It was just 10 days before the attack on Pearl Harbor that Carl Bob Mindrup was drafted into the U.S. Army.
When I went in, they told us the war would be over in a year, said the 94-year-old Alhambra man. It ended up being four years. Mindrup guarded U.S. air bases for the duration, 1941-1945, attaining the rank of sergeant. He escaped the war unharmed, but in war, one never knows.
Darn right I was scared, he said. There were times I could hardly sleep.
Mindrup said he was fortunate, though.
... But a lot of our guys had it rougher, especially the ones who were sent to Belgium and France, he added. Mindrup had some misfortunes along the way. His ship was damaged by what he presumes was an enemy torpedo while traveling to India.
I still dont know what in the hell happened, he said.
Mindrup said his ship had to travel the long way to India, because the Suez Canal was under Italian control, an Axis power. There was a time when Mindrup feared the ship, carrying 13,000 troops, might sink.
I just had to ride it out, he said. There wasnt much I could do.
His ship ended up being safely dry docked in South Africa for a couple of weeks while crews made emergency repairs on it. Mindrup said he will never forget that two-month ship ride. He remembered beds being placed in a row, five to six beds high in the ship.
,It was like sleeping in a coffin, he said.
Mindrup recently returned to Alhambra after being on an Illinois Honor Flight to Washington, D.C.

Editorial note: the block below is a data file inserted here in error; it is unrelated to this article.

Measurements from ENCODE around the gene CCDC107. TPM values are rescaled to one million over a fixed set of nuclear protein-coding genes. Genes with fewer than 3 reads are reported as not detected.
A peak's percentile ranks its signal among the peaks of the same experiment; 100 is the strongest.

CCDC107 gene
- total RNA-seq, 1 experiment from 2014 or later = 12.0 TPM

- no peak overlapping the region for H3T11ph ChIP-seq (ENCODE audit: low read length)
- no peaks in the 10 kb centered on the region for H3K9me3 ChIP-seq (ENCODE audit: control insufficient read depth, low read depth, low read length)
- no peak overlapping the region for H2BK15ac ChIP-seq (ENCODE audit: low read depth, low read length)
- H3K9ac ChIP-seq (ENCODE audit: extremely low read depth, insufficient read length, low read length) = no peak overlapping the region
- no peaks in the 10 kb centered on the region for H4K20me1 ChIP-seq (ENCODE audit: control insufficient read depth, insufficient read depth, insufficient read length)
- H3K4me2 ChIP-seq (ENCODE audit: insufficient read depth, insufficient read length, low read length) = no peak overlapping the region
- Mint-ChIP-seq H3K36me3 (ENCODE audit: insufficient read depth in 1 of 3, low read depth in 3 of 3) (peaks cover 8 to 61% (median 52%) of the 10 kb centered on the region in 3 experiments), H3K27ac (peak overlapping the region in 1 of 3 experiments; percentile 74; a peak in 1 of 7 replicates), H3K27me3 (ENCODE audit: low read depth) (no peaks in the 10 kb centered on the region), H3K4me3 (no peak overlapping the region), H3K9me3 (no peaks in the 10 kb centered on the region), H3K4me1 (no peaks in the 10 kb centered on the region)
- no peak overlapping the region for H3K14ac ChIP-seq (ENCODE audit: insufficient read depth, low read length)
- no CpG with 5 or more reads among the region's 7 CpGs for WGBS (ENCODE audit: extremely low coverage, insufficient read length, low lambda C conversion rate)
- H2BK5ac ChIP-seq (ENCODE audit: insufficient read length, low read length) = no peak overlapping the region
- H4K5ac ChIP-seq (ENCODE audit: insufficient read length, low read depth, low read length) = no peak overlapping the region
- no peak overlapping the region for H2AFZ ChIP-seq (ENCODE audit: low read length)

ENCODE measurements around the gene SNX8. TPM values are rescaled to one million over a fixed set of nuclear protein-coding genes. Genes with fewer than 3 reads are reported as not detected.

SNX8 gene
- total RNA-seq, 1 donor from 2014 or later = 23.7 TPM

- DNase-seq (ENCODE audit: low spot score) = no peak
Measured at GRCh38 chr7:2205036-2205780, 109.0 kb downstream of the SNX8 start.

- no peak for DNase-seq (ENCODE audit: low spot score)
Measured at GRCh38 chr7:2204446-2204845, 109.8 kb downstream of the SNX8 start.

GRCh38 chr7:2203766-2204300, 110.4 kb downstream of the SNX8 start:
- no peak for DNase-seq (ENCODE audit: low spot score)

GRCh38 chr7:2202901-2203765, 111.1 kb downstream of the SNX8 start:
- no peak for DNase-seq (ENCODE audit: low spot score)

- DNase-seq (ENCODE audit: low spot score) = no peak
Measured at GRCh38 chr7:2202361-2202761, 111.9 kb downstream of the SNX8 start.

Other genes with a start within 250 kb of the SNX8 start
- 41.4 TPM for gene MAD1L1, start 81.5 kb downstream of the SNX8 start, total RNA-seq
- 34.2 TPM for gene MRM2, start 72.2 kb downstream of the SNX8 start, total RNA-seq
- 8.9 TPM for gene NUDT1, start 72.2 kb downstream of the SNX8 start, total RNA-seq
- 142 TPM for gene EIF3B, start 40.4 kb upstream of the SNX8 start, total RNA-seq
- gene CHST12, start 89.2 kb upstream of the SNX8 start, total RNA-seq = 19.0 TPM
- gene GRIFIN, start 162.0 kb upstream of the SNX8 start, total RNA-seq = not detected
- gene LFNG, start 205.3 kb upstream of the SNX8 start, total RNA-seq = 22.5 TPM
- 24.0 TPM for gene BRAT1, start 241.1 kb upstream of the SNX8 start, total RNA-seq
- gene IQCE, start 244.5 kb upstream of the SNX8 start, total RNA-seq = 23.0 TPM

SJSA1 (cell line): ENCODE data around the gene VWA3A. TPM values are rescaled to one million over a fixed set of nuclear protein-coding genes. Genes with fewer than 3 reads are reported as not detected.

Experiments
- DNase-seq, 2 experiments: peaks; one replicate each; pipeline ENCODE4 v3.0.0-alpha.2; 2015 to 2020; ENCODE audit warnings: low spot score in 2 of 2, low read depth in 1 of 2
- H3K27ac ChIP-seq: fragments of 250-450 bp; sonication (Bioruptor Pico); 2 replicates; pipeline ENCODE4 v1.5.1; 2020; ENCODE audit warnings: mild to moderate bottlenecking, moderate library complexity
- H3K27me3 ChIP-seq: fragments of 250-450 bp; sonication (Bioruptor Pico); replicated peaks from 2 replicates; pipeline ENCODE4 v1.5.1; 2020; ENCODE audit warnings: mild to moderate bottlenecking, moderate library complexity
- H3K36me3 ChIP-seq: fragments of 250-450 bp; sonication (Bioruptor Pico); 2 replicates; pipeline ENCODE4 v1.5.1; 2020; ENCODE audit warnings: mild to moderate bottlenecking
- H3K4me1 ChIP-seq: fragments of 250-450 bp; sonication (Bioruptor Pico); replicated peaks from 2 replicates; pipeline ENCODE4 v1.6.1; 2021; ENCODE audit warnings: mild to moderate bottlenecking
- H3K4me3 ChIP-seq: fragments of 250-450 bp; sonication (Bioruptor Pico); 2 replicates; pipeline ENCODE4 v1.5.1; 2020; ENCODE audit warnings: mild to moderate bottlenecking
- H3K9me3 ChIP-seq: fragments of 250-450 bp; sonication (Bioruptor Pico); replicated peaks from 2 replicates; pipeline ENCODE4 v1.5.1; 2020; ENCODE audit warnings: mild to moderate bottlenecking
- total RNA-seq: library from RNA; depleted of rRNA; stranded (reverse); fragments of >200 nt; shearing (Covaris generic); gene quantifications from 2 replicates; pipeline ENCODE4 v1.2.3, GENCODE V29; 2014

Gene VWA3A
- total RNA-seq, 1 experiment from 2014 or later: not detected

Mindrup said the Honor Flight was an incredible experience.
He was accompanied on the trip with his son, John. Like his dad, John Mindrup is a U.S. Army veteran.
The Mindrups were able to get on the June 10 flight to Washington, D.C., which flew out of Abraham Lincoln Capital Airport in Springfield.
The Honor Flight program is a nationwide program dedicated to providing all veterans who apply, a free trip to the nations capital to visit memorials honoring their service and sacrifice.
After attending a special dinner hosted by the Northender VFW Post 10309 and spending the night in Springfield, the Mindrups, flew to D.C.
While on the flight, each veteran was given a complimentary T-shirt, which Bob proudly wore.
During the trip, the veterans visited the World War II Memorial, Washington Monument, Vietnam Memorial Wall, Lincoln Memorial and the Tomb of the Unknown Soldier.
Even though Bob walks very well, John opted to get a wheel chair for his father, so that he could enjoy seeing everything without getting worn out.
I ended up pushing him a wheelchair about five miles that day, John said.
Bob Mindrup said seeing the monuments was awe inspiring.
I had never been to Washington, D.C. before, he said.
The Mindrups were equally impressed with the strangers, who came up to shake their hands.
During their flight home, Bob was presented with a quilt for being the oldest veteran on the flight.
After their return landing in Springfield, the veterans were greeted by more than 500 more people, who came out to show their appreciation for their veterans.
And it was midnight, Bob said.
Returning to Alhambra
Bob Mindrup returned to Alhambra after World War II ended in 1945.
Shortly after returning, he met and married the former Esther Reckman.
Bob recalled a friend setting him up with the late Esther for a blind date.
Bob and Esther were married for 56 years before Esther passed away in 2002.
She was a hard worker, raising all seven of our children, Bob said and smiled. She was a saint.
Alhambra reporter Freddie Riepshoff contributed to this story.